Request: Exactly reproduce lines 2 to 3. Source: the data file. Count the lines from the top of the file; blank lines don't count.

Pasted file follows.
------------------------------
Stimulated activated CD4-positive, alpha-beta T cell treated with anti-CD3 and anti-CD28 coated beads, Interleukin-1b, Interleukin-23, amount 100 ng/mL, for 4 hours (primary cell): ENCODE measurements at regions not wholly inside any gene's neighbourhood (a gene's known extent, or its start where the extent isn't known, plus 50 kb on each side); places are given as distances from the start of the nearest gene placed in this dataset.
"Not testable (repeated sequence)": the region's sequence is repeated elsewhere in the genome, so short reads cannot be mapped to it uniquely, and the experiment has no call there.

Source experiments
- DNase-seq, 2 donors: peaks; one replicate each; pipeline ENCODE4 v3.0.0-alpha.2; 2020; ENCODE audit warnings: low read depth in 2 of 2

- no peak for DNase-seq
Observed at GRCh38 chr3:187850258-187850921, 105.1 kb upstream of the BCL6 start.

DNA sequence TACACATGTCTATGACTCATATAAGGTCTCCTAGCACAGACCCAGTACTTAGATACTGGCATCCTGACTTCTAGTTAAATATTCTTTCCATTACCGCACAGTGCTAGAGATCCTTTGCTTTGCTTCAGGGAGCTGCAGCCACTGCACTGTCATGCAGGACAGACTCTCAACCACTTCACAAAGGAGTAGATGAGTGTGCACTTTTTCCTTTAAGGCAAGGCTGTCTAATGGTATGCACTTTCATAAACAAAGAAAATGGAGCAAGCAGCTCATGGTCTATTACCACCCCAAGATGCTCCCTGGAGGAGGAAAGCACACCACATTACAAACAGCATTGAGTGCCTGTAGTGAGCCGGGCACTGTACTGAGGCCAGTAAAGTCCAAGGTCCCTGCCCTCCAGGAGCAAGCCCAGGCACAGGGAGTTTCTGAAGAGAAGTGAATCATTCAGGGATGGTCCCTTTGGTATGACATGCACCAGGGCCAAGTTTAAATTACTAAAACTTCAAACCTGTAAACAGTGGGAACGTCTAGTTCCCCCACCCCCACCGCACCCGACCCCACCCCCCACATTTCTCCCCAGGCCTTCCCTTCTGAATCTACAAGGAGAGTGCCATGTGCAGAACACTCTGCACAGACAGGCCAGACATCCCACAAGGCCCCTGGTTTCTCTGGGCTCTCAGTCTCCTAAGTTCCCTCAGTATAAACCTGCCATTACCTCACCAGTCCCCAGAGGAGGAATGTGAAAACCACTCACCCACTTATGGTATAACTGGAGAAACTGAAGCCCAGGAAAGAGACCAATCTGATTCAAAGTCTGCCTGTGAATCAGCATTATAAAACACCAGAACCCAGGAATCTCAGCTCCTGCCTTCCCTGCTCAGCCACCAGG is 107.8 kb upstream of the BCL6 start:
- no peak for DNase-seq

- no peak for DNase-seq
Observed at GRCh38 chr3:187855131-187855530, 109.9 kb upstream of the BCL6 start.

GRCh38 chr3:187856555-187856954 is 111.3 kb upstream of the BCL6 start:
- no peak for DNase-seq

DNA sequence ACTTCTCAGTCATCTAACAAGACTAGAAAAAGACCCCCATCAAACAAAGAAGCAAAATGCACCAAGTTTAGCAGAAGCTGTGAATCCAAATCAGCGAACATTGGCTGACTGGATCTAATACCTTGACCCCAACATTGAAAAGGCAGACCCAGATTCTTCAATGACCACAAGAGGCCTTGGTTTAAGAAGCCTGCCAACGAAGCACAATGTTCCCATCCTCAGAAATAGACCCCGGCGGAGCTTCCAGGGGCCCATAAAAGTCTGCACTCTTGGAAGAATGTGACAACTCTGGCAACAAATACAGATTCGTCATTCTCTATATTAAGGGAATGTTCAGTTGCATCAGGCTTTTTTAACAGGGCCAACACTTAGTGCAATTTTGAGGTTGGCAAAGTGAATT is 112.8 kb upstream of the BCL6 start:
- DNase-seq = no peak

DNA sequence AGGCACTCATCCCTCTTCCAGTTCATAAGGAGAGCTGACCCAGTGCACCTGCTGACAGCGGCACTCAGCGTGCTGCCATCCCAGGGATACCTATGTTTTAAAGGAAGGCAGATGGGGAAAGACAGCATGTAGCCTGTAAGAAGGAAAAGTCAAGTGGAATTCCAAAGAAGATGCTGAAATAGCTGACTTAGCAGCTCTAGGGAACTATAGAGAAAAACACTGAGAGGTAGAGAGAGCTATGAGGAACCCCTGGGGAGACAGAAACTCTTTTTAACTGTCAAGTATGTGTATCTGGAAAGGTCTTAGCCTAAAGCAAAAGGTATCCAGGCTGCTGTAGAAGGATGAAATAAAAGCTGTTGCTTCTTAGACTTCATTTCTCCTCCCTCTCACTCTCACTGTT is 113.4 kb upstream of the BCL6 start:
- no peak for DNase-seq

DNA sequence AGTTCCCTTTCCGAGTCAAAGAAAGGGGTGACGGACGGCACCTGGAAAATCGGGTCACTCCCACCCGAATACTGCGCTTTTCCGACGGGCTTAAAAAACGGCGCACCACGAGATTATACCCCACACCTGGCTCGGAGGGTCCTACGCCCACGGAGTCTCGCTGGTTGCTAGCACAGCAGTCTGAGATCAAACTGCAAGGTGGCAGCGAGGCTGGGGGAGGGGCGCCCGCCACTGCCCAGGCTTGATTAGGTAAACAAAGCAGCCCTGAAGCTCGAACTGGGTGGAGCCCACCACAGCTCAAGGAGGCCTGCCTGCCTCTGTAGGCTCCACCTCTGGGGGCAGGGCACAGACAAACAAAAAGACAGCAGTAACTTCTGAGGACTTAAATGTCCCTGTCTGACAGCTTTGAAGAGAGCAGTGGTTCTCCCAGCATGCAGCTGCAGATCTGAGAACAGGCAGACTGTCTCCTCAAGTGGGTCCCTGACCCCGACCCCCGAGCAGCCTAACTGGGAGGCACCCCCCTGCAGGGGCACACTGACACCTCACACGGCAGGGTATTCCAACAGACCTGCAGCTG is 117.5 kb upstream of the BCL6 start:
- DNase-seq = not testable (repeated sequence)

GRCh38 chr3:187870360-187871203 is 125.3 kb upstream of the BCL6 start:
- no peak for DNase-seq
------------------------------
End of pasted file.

"Not testable (repeated sequence)": the region's sequence is repeated elsewhere in the genome, so short reads cannot be mapped to it uniquely, and the experiment has no call there.

Source experiments